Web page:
Wednesday, January 17, 2018

Positive Reinforcement

A couple of weeks ago, my grandchildren and I visited the Wildlife Zoo in Phoenix, Arizona.  We attended a sea lion show , but there was no performance. The sea lions were fairly new to the zoo and were still in training.  One of the zoo keepers explained the training process, while another demonstrated with a sea lion.  It was actually a lesson in positive reinforcement.  If the trainer wanted the sea lion to touch a pole, she would wait until it came close to the pole, then feed it a little fish.  Next time, the animal would get the fish as it reached up for the pole.  This would continue, with the pole being raised and the animal reaching higher until it learned to jump and touch the pole with its nose.  Interestingly, we saw another animal show in which a porcupine, a muskrat, and a parrot also learned to do tricks by repeating behaviors that brought them treats. 

Positive reinforcement is a method of teaching behaviors and skills by rewarding the student for closer and closer approximations to the desired goal.  It is standard practice in early childhood classrooms.  A reward is as simple as a smile, a hand on a shoulder, a hug, a few encouraging words, even saying the child's name in a delighted tone of voice.  So let's say we want a child to clean up his toys.  As he begins to pick up a toy, we immediately acknowledge his effort, "You're starting to clean up the blocks, good work!".  This simple praise generally serves to reinforce the behavior.  The child will continue the behavior and look forward to more praise.

To be most effective, positive reinforcement should be immediate. We must be watchful for any attempts made toward the target behavior, and immediately give feedback. The objective is to catch the child doing the right thing.  A common example in early childhood education is getting the children to settle down for circle time. All the teacher has to say is "I like the way Gabriel is sitting", and the other children will flock to sit nicely and hear their names too.  Amazingly, the effects of positive reinforcement are physically visible, not only in the behavior, but in the child's body language.  She appears to grow before our eyes, standng taller, filling up with a good sense of self.

 Positive reinforcement is used to praise effort.  It specifically addresses the approximation of a desired behavior.  This can be particularly helpful for children who are timid or find something distasteful.  Think of a picky eater.  If he takes a small bite of a new food we can say, "I know it's hard for you to taste new things, but you did it anyway.  I'm proud of you.".  Of course, this would be most powerful if he actually likes the new food, but again, we are praising the effort so that he will be more willing to try again next time.  Positive reinforcement is also important in teaching skills; "You're working hard to practice writing "S".  It's getting better and better."  In this last example, it might help to give a suggestion, such as "Try to reach the hat line next time."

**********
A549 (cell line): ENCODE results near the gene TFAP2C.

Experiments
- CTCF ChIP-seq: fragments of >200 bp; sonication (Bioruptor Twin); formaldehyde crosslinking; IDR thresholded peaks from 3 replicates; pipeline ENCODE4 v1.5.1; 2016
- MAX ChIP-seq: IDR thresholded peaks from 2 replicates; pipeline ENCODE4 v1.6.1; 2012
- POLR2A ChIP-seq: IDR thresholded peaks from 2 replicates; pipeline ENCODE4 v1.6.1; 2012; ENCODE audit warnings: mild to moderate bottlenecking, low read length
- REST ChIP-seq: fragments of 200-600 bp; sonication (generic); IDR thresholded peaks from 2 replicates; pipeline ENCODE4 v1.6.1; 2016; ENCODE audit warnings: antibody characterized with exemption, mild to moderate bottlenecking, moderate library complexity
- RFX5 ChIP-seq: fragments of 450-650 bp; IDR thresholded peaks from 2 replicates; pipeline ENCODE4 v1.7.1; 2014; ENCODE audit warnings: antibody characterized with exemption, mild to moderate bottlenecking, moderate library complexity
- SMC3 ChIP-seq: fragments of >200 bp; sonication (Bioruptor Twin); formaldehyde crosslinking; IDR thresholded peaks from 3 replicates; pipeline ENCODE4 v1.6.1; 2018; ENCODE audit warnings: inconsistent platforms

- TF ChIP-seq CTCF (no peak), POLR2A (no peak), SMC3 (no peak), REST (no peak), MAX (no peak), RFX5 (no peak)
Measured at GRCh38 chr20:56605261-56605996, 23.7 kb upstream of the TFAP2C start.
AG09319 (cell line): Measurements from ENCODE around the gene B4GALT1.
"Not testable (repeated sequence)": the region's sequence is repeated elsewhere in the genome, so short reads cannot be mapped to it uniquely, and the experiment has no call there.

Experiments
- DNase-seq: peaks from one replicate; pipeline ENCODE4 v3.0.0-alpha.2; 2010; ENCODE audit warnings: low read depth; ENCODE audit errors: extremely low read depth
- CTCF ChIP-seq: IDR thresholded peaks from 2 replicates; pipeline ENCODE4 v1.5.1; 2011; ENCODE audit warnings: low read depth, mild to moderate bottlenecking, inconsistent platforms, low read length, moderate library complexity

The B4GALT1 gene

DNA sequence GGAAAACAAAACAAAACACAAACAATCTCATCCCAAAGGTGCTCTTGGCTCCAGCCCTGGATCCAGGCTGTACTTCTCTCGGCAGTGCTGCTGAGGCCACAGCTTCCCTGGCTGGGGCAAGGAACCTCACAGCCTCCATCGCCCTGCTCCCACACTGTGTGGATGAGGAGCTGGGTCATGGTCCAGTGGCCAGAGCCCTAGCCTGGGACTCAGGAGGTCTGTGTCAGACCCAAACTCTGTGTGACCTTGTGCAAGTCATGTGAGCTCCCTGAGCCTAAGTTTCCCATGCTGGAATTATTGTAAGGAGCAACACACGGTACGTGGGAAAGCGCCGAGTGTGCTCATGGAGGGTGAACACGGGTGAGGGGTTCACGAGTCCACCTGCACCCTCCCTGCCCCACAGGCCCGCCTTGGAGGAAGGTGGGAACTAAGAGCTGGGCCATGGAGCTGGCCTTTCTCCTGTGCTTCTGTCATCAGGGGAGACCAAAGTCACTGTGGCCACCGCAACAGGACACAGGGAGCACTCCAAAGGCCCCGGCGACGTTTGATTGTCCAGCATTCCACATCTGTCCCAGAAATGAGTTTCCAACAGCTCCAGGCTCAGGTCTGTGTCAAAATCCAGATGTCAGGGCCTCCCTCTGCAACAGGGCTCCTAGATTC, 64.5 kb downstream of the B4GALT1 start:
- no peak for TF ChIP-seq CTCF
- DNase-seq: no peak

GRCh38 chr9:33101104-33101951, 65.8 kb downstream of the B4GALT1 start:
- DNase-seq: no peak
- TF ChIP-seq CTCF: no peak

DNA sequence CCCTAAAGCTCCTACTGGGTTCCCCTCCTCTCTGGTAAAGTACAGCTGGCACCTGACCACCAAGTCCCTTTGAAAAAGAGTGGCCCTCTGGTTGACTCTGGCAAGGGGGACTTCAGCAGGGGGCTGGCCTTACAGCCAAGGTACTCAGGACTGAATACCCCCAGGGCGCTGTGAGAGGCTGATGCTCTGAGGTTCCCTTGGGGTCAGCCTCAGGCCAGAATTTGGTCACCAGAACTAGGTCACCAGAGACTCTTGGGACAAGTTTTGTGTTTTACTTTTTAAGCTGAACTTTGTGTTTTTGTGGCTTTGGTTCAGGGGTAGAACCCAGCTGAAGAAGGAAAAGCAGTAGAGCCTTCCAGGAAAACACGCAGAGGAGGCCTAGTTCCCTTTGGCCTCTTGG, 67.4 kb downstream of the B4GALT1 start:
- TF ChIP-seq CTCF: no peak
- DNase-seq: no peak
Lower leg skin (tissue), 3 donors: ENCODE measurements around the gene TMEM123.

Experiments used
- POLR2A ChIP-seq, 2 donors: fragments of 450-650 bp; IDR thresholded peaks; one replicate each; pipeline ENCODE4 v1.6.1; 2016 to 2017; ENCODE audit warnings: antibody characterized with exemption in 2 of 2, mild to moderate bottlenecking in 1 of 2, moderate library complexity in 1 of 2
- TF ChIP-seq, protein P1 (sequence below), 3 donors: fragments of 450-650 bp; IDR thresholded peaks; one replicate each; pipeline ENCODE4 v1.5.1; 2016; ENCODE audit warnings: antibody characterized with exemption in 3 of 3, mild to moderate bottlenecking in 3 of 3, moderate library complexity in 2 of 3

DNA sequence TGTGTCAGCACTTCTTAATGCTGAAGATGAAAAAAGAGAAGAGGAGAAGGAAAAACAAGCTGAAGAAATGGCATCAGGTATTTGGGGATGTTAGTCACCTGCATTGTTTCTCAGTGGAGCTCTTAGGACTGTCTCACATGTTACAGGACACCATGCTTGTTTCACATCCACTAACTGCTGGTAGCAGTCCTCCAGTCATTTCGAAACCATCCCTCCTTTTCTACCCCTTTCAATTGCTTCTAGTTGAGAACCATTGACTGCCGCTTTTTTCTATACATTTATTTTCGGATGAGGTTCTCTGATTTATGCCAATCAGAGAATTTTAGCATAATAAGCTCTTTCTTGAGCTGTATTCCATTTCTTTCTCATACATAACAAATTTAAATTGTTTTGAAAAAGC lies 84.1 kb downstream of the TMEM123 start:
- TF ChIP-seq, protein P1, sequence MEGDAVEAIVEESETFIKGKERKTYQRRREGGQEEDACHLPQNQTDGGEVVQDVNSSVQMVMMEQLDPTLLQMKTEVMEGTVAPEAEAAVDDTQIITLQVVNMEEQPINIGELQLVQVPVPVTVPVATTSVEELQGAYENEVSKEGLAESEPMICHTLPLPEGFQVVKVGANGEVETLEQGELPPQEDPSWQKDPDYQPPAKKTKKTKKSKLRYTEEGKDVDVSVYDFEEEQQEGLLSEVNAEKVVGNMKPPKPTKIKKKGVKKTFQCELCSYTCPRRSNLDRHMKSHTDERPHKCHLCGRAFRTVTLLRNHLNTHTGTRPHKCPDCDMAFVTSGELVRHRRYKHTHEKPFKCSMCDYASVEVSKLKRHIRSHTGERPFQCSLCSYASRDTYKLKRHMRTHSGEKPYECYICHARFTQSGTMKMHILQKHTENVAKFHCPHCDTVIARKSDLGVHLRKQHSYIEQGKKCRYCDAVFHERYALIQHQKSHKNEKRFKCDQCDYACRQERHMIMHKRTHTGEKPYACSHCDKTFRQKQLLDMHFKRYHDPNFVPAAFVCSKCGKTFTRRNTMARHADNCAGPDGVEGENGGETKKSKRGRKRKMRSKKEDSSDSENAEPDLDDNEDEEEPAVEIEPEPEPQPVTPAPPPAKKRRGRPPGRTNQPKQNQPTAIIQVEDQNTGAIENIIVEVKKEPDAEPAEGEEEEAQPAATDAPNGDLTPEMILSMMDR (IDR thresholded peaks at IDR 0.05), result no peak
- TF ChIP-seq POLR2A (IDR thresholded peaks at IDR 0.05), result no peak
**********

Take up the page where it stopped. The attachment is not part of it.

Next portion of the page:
Positive reinforcement is a great motivator for older children and adults too  Everyone wants a pat on the back for the work that we do, but few of us actually get one.  Feeling noticed and appreciated keeps us motivated to stay the course and to work even harder. Positive feedback also clarifies expectations.  As an early childhood director, I looked for opportunities to compliment my staff, whether on a creative bulletin board, new lesson ideas, or the way they spoke with a student.  I understood that this type of feedback would reveal what I valued as quality work, and would motivate the teachers to keep it up.  (Truly, they made my job easy.  I worked with some amazing teachers.)   As an educator,  my greatest rewards were often the notes of thanks from parents.  These notes are treasured by teachers, who give so much of themselves to their students everyday, and are rarely recognized for their commitment.  An appreciated teacher is happier to do her job, and a happy teacher brings about optimal learning for her students. 

In my post "Hello Sunshine" I talked about the uplifting effects that positive people have on us.  In offering positive reinforcement, we can build on our children's strengths.  We can create a pleasant environment for work and play.  We can celebrate together all the little steps that lead to big learning and growth.

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